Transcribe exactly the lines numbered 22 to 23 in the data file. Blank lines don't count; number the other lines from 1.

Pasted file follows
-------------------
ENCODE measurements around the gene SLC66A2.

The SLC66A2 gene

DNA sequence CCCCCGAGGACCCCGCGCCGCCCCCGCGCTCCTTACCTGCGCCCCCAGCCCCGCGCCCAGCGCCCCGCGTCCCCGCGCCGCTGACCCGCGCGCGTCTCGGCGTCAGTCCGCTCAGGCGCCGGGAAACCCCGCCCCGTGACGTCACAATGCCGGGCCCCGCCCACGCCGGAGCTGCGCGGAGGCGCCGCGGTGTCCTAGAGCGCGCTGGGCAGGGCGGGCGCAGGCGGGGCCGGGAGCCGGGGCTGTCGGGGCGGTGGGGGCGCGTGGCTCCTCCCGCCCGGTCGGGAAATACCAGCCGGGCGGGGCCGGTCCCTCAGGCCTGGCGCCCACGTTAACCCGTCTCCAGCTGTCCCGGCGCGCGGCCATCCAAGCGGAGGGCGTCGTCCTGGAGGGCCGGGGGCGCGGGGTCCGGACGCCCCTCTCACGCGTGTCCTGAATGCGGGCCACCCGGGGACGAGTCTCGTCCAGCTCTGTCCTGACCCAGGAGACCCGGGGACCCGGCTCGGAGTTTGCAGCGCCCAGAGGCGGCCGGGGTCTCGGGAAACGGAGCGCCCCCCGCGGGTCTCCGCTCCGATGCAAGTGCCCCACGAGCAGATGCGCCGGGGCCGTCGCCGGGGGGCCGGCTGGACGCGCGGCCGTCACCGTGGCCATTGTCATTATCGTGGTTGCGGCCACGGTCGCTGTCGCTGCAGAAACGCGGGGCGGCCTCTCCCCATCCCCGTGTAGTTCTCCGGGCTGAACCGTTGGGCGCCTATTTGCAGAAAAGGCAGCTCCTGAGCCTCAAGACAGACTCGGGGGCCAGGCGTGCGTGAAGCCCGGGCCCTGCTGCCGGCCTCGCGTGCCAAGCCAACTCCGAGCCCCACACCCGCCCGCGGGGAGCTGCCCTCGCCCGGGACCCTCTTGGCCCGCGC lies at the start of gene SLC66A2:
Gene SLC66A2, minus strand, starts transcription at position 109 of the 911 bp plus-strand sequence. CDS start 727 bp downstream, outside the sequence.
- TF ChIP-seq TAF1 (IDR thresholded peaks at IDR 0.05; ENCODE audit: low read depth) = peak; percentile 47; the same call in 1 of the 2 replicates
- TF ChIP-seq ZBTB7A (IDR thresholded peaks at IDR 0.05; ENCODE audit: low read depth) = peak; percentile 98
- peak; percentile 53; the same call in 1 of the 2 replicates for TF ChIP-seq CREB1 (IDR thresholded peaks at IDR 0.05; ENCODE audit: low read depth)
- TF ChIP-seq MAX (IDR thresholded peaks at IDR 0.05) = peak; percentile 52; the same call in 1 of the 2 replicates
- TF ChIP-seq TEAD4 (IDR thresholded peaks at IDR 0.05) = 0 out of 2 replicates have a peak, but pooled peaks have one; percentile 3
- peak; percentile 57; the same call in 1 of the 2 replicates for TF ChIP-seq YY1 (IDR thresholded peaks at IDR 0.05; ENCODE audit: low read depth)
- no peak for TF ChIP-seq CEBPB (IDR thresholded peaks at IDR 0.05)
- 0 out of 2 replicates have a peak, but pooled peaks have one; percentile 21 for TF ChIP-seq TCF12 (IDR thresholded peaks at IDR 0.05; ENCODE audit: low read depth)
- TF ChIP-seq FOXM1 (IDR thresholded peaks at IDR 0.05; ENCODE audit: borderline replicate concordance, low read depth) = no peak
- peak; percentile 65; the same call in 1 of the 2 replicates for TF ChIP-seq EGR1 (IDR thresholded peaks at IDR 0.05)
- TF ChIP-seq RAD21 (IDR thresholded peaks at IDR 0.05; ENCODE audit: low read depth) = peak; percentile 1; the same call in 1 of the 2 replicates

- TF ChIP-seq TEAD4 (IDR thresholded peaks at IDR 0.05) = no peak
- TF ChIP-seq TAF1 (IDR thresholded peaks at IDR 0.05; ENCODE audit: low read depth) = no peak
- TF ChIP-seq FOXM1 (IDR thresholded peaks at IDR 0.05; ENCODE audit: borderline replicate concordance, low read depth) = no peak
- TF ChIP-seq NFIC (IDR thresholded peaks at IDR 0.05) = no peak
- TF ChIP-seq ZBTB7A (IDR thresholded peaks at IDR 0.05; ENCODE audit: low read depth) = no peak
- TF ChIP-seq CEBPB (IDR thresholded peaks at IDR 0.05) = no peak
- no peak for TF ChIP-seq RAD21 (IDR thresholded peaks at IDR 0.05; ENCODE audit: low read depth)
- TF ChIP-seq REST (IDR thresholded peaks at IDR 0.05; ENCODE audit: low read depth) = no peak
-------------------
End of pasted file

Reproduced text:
- no peak for TF ChIP-seq RAD21 (IDR thresholded peaks at IDR 0.05; ENCODE audit: low read depth)
- TF ChIP-seq REST (IDR thresholded peaks at IDR 0.05; ENCODE audit: low read depth) = no peak